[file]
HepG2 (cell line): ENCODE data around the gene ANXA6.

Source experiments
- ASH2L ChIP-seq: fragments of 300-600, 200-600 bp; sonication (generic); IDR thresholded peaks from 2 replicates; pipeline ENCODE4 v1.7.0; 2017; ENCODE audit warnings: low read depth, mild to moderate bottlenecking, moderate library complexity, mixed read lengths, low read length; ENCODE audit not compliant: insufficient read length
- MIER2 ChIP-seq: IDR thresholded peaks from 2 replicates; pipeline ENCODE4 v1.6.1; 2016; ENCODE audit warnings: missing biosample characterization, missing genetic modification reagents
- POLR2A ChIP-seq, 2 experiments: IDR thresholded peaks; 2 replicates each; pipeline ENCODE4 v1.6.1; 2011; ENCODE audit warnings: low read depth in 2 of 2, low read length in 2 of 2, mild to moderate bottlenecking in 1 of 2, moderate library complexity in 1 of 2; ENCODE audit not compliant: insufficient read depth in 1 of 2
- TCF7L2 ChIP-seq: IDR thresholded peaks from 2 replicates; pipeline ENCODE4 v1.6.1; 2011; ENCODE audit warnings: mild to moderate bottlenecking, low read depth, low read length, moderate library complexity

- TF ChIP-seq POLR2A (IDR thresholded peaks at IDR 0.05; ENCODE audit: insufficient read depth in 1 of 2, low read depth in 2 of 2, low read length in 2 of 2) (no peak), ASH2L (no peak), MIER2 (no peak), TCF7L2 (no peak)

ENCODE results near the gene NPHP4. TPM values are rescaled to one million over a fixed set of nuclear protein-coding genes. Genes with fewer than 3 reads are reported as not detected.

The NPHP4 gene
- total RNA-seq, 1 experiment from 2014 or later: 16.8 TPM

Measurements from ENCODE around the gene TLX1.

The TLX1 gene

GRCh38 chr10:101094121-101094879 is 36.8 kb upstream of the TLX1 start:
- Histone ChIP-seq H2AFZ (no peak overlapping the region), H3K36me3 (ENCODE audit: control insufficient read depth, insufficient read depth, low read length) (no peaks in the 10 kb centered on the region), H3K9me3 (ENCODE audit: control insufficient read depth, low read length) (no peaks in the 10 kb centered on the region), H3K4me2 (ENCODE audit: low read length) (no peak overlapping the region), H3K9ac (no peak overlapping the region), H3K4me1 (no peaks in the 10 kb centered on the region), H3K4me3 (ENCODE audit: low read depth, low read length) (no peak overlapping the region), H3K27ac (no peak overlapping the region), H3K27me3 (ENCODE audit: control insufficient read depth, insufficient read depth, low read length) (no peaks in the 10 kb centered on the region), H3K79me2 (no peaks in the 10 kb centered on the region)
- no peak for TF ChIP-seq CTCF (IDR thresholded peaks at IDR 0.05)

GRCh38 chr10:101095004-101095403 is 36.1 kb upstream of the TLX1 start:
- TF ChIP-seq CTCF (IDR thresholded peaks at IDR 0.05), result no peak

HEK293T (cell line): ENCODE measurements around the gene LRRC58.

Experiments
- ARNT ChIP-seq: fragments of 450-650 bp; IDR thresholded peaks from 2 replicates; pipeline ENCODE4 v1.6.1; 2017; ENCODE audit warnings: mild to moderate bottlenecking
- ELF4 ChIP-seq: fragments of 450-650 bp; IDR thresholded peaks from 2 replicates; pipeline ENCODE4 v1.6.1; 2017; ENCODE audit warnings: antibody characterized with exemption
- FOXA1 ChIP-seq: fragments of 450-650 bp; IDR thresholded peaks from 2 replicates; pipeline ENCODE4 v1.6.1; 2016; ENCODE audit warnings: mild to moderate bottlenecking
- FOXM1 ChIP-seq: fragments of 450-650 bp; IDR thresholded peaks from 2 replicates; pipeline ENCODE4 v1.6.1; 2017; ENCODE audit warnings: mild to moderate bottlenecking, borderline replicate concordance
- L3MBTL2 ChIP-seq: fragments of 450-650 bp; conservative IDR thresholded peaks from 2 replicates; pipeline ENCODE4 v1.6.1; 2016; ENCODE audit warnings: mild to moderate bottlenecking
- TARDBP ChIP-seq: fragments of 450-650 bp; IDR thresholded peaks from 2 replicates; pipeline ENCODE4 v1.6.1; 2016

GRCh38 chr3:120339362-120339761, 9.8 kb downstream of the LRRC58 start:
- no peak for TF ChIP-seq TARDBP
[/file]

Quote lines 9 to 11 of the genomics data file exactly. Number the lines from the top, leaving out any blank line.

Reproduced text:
The NPHP4 gene
- total RNA-seq, 1 experiment from 2014 or later: 16.8 TPM

Measurements from ENCODE around the gene TLX1.